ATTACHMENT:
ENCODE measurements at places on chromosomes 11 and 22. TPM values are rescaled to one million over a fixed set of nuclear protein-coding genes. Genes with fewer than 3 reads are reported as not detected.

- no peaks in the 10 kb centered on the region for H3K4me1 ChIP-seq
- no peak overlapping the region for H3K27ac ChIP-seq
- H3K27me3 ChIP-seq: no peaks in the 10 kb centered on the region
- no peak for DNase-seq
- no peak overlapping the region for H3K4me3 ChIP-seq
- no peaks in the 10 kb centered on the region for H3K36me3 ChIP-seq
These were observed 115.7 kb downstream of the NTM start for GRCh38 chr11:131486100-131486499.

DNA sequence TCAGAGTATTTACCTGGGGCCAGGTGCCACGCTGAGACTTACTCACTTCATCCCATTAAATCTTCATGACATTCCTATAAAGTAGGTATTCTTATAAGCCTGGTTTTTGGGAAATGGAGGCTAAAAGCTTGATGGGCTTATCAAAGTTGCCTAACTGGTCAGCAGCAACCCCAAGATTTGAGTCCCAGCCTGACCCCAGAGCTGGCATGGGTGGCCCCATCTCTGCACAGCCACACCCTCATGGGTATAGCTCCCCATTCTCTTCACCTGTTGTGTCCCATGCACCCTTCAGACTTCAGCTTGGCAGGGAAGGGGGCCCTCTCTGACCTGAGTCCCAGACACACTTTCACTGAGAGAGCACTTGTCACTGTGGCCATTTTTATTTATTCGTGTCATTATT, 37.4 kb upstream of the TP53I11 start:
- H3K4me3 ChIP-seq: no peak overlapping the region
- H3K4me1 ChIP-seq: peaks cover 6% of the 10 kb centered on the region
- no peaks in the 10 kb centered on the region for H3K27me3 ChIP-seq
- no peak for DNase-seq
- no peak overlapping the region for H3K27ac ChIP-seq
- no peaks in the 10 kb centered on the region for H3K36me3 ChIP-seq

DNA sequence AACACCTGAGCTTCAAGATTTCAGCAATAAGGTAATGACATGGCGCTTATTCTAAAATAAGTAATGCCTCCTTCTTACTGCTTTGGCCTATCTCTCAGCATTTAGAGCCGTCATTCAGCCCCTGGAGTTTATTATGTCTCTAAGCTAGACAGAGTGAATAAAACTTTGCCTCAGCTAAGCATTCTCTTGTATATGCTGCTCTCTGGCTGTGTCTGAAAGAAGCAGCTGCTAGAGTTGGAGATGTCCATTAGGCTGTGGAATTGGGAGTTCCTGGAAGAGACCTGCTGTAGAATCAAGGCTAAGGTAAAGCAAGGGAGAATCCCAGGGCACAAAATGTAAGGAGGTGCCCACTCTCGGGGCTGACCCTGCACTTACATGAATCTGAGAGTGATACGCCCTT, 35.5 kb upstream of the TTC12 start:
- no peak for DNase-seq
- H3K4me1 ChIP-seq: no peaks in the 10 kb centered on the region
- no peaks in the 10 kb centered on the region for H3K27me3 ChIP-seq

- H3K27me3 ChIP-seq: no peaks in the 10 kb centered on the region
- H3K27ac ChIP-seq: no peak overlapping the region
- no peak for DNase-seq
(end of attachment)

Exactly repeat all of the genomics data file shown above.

ENCODE measurements at places on chromosomes 11 and 22. TPM values are rescaled to one million over a fixed set of nuclear protein-coding genes. Genes with fewer than 3 reads are reported as not detected.

- no peaks in the 10 kb centered on the region for H3K4me1 ChIP-seq
- no peak overlapping the region for H3K27ac ChIP-seq
- H3K27me3 ChIP-seq: no peaks in the 10 kb centered on the region
- no peak for DNase-seq
- no peak overlapping the region for H3K4me3 ChIP-seq
- no peaks in the 10 kb centered on the region for H3K36me3 ChIP-seq
These were observed 115.7 kb downstream of the NTM start for GRCh38 chr11:131486100-131486499.

DNA sequence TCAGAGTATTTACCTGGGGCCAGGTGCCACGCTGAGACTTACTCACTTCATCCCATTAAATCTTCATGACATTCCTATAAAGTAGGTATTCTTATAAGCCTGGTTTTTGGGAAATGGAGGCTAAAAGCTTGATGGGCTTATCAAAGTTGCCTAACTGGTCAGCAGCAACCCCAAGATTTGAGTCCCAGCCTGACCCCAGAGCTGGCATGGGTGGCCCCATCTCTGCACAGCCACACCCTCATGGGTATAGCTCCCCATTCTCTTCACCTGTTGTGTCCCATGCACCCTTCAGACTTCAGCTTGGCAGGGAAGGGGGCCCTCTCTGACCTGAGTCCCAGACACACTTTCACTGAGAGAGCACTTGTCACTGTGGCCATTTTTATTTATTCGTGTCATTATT, 37.4 kb upstream of the TP53I11 start:
- H3K4me3 ChIP-seq: no peak overlapping the region
- H3K4me1 ChIP-seq: peaks cover 6% of the 10 kb centered on the region
- no peaks in the 10 kb centered on the region for H3K27me3 ChIP-seq
- no peak for DNase-seq
- no peak overlapping the region for H3K27ac ChIP-seq
- no peaks in the 10 kb centered on the region for H3K36me3 ChIP-seq

DNA sequence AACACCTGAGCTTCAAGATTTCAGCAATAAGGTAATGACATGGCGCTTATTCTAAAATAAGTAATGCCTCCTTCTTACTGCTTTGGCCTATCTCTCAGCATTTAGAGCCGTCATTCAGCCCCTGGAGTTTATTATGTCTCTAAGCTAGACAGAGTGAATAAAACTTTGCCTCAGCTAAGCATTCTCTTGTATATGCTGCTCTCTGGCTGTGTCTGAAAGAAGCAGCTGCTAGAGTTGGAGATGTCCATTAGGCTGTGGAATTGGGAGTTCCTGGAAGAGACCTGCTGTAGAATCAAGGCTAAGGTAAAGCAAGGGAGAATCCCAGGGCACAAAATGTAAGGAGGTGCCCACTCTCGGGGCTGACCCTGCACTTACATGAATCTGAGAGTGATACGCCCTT, 35.5 kb upstream of the TTC12 start:
- no peak for DNase-seq
- H3K4me1 ChIP-seq: no peaks in the 10 kb centered on the region
- no peaks in the 10 kb centered on the region for H3K27me3 ChIP-seq

- H3K27me3 ChIP-seq: no peaks in the 10 kb centered on the region
- H3K27ac ChIP-seq: no peak overlapping the region
- no peak for DNase-seq